Veering away from the pasta, our next dish was the fascinating Cuscinetti. Plump chicken breasts stuffed with Italian sausage, spinach, and fontina, this dish seemed deceptively simple until the second or third bite, then the boldness of the sausage (with nice hints of fennel) balanced out the mild, tender chicken and the smooth fontina, the spinach adding a very slightly acidic bite to the mix. Our favorite dish of the night.
Dessert was an apple crostata, light and understated, and something were were barely able to finish.
An important note: We were impressed by the reasonable prices of the dishes we ordered. No item approached $20, which made our mix-and-match approach to dining surprisingly affordable.
We have a new favorite Italian spot in Houston. We'll be back again soon.
Ciao Bello. 5161 San Felipe. Houston, TX 77056. (713) 960-0333
Exciting news about the new concept coming to the Hotel Derek.
Hotel Interactive Reports:
"An Italian legend is headed to Houston. For more than 37 years, Piero Selvaggio has been celebrated for providing a true taste of Italy at his award-winning restaurants in Santa Monica and Las Vegas. His passion as a wine collector, over 130,000 bottles and growing, just earned Selvaggio induction into the Italian Wine Hall of Fame. Soon, Houstonians will be able to experience the exceptional Italian cuisine, award-winning wine cellar and legendary hospitality when PS Valentino Vin Bar opens at the Hotel Derek, the fashionable boutique hotel in the Galleria. The restaurant will open this fall.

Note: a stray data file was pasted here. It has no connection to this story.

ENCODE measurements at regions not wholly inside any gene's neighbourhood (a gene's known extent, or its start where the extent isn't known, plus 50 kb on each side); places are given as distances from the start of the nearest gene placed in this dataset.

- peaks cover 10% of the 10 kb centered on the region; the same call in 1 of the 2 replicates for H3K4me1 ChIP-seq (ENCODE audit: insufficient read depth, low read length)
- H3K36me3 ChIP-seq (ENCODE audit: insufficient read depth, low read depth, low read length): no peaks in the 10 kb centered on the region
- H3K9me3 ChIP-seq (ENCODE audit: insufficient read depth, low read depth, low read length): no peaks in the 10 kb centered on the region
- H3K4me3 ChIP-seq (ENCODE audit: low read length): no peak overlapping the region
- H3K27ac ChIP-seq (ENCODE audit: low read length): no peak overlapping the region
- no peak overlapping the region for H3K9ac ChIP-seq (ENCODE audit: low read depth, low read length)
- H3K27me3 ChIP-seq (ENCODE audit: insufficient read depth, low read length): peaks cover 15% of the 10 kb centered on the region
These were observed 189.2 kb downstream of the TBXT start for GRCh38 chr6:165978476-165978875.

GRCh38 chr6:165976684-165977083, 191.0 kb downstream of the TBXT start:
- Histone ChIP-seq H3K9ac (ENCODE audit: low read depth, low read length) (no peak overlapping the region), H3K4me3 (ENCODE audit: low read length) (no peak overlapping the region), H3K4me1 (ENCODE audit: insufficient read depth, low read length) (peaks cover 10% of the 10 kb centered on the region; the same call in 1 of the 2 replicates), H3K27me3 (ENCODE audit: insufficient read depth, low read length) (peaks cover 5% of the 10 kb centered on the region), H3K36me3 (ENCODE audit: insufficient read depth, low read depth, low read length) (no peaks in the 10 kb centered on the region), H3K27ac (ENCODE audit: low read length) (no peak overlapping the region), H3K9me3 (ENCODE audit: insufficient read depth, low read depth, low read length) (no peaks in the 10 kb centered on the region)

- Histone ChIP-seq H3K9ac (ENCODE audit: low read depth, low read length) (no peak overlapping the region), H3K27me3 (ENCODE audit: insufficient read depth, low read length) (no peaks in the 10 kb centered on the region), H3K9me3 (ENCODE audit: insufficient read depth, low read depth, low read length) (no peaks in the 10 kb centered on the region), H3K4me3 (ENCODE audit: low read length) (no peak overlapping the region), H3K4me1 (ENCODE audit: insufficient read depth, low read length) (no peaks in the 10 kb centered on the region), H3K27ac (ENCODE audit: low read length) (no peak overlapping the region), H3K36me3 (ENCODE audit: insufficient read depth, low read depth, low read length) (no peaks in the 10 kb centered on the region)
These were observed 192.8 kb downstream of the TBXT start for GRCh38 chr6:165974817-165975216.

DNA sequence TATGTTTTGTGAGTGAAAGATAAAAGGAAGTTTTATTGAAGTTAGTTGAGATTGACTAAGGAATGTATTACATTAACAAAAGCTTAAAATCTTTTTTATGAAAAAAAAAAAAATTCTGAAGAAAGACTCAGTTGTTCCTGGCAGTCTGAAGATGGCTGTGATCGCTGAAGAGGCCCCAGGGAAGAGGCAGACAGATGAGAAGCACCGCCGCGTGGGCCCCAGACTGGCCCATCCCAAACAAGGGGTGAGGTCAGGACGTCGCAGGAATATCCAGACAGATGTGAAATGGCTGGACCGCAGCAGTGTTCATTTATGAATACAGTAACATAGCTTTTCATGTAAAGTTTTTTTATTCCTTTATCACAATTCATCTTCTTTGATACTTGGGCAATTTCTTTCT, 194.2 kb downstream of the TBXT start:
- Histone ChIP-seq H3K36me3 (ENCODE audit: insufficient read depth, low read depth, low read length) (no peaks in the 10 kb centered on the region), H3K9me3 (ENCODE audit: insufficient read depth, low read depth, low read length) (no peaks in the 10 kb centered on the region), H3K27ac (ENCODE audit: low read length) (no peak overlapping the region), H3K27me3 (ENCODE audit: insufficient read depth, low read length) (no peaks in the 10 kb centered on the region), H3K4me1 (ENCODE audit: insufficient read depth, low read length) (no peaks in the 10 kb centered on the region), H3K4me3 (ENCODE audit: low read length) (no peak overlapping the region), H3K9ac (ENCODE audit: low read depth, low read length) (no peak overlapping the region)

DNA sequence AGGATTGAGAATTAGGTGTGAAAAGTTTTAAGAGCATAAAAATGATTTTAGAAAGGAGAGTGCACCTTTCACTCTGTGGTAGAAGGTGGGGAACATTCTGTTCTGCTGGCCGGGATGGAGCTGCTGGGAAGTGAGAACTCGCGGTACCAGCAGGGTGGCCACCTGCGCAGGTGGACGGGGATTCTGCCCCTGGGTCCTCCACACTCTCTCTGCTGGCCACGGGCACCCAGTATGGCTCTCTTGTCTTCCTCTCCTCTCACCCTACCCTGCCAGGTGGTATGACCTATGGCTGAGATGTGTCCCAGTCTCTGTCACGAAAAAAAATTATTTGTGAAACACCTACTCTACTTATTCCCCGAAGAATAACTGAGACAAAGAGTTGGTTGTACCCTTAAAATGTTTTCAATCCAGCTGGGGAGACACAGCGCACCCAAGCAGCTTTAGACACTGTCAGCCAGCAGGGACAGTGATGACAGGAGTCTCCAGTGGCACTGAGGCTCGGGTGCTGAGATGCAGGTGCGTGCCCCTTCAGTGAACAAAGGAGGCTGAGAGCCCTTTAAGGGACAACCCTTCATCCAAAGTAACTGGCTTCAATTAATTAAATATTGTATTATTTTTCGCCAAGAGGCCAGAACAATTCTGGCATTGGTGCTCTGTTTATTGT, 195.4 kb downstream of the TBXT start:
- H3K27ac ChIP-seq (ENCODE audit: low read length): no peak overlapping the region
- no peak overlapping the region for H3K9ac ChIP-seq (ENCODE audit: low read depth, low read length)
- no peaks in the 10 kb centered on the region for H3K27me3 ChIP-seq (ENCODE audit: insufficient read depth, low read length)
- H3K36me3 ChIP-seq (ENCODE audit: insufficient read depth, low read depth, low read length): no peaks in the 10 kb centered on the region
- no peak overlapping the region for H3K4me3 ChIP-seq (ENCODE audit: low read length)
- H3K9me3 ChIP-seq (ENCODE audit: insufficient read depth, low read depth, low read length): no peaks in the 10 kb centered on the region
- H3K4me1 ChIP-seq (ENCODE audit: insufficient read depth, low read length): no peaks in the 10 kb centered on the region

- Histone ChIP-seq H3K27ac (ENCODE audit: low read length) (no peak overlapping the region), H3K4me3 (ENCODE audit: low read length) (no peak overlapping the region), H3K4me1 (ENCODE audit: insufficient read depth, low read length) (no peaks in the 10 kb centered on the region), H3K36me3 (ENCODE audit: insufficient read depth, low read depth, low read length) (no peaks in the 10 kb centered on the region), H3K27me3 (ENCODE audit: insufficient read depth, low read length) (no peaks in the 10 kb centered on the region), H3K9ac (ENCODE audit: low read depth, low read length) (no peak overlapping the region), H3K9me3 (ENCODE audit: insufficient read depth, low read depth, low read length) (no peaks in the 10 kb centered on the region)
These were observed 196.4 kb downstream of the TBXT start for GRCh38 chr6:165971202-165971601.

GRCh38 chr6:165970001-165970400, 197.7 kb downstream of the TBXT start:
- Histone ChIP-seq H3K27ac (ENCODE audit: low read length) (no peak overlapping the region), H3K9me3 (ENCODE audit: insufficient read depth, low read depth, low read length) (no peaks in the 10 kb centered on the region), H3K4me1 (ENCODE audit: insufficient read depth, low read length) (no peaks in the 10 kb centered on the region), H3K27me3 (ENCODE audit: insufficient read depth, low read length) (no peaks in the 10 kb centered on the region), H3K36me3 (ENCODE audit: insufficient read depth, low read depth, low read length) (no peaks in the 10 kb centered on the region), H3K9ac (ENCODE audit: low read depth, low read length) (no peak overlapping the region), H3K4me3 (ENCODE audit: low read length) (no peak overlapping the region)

"PS Valentino Vin Bar will house two special dining experiences, an intimate fine dining restaurant and the more casual Vin Bar. Houstonians and Hotel Derek patrons can enjoy Selvaggio’s commitment to an authentic, yet inventive Italian dining experience or choose the eclectic Vin Bar with its wide selection of innovative dishes in a “primi” or small plate format as well as an extensive by-the-glass wine list. The restaurant will also feature multiple private dining areas for special occasions and business functions. Executive Chef and partner, Luciano Pellegrini, who was awarded one of the culinary world's highest honors, Best Chef in the Southwest by the James Beard Foundation in 2004, said “we’ll serve traditional and inventive food with a deep rooted Italian influence that takes into consideration local ingredients, seasonality, and market availability.”